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## Homework Statement

Use a line integral to find the area of the surface that extends upward from the semicircle ##y=\sqrt{9-x^2}## in the ##xy##-plane to the surface ##z=3x^4y##

## Homework Equations

**Parametric Equation for Circle:**

## x = rcos(t) ##

## y = rsin(t) ##

**Line Integral:**

## \int_c F \cdot dr ##

## The Attempt at a Solution

**(Function):**

## F = z = 3x^4y ##

**(Variables):**

## x = 3cos(t) ##

## y = 3sin(t) ##

## dx = -3sin(t)dt ##

## dy = 3cos(t)dt ##

**(Intervals):**

## -3 ≤ x ≤ 3 ##

## 0 ≤ y ≤ \sqrt{9-x^2} ##

## 0 ≤ t ≤ \pi ## (plugged x-interval into ## x = 3cos(t) ##)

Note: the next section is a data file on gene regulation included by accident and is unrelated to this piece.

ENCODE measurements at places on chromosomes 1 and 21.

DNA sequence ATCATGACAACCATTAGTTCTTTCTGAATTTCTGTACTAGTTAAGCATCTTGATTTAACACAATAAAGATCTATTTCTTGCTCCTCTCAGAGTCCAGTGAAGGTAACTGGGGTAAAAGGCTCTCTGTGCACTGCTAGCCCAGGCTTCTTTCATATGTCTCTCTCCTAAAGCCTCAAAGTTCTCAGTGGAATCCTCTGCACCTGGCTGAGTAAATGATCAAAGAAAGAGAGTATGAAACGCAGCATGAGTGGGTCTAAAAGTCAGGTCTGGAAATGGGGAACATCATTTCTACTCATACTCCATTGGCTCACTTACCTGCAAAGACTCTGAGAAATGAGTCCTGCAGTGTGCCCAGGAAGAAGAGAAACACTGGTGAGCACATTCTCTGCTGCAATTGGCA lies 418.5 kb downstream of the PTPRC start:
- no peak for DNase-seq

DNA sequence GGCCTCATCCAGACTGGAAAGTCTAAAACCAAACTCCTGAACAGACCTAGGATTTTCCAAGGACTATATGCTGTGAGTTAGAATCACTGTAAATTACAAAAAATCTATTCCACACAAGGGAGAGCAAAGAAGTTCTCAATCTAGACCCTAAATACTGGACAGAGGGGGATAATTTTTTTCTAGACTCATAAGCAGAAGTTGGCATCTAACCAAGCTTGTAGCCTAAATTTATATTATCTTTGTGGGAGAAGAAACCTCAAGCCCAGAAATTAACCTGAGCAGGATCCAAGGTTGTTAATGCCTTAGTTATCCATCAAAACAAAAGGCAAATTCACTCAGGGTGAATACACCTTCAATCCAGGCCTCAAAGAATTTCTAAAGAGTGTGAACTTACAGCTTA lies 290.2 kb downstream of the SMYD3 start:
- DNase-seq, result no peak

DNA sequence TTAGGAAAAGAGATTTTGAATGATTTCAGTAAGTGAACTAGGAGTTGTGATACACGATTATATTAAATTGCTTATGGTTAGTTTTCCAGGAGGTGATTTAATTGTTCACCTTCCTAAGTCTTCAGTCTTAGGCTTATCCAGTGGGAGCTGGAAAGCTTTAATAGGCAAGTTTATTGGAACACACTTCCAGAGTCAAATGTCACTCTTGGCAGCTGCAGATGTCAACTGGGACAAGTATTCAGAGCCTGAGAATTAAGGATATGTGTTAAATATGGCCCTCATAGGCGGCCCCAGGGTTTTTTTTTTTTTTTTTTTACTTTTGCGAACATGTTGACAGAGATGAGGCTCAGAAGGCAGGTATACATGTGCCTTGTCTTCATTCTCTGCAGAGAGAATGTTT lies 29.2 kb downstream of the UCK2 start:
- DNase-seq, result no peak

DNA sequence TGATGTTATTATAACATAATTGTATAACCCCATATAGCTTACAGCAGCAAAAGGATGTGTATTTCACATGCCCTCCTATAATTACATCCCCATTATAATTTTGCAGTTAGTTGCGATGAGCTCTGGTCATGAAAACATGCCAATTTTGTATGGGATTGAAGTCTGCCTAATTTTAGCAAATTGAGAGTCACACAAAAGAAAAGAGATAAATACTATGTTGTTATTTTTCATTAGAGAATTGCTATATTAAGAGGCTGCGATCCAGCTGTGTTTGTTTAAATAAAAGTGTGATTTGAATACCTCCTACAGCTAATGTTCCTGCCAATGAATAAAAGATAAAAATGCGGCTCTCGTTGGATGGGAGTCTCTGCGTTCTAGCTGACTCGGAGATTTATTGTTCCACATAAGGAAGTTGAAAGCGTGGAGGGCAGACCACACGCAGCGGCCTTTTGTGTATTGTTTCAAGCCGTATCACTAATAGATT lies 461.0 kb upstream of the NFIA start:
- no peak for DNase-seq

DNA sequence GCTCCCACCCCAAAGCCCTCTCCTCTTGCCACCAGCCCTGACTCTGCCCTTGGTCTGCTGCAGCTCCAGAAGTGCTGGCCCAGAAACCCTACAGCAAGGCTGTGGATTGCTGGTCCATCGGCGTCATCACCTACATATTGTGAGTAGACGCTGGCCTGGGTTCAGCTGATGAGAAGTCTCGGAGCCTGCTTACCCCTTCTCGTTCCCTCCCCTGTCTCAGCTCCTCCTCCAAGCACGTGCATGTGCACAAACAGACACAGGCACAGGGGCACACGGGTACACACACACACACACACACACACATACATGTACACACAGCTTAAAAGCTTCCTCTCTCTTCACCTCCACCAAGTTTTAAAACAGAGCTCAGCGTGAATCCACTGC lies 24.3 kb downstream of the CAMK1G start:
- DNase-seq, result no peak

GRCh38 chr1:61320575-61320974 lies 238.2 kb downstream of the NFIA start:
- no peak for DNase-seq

**(Solution):**

## \int_{0}^{\pi} 3(3cos^{4}(t))(3sin(t))dt = 27\int_{0}^{\pi} cos^4(t)sin(t)dt = * ##

## * = 27 [\frac {-1} {5} cos^5(t) |_{0}^{\pi}] ##

## = 27 [ \frac {2} {5}]##

**(Result):**

##= \frac {54} {5}##

**(Questions):**

1. Are there any flaws in this thought process?

2. Since I am switching from substituting x and y with functions of t, do I need some kind of Jacobian in the integral that would take this into account, and affect my final answer?

1. Are there any flaws in this thought process?

2. Since I am switching from substituting x and y with functions of t, do I need some kind of Jacobian in the integral that would take this into account, and affect my final answer?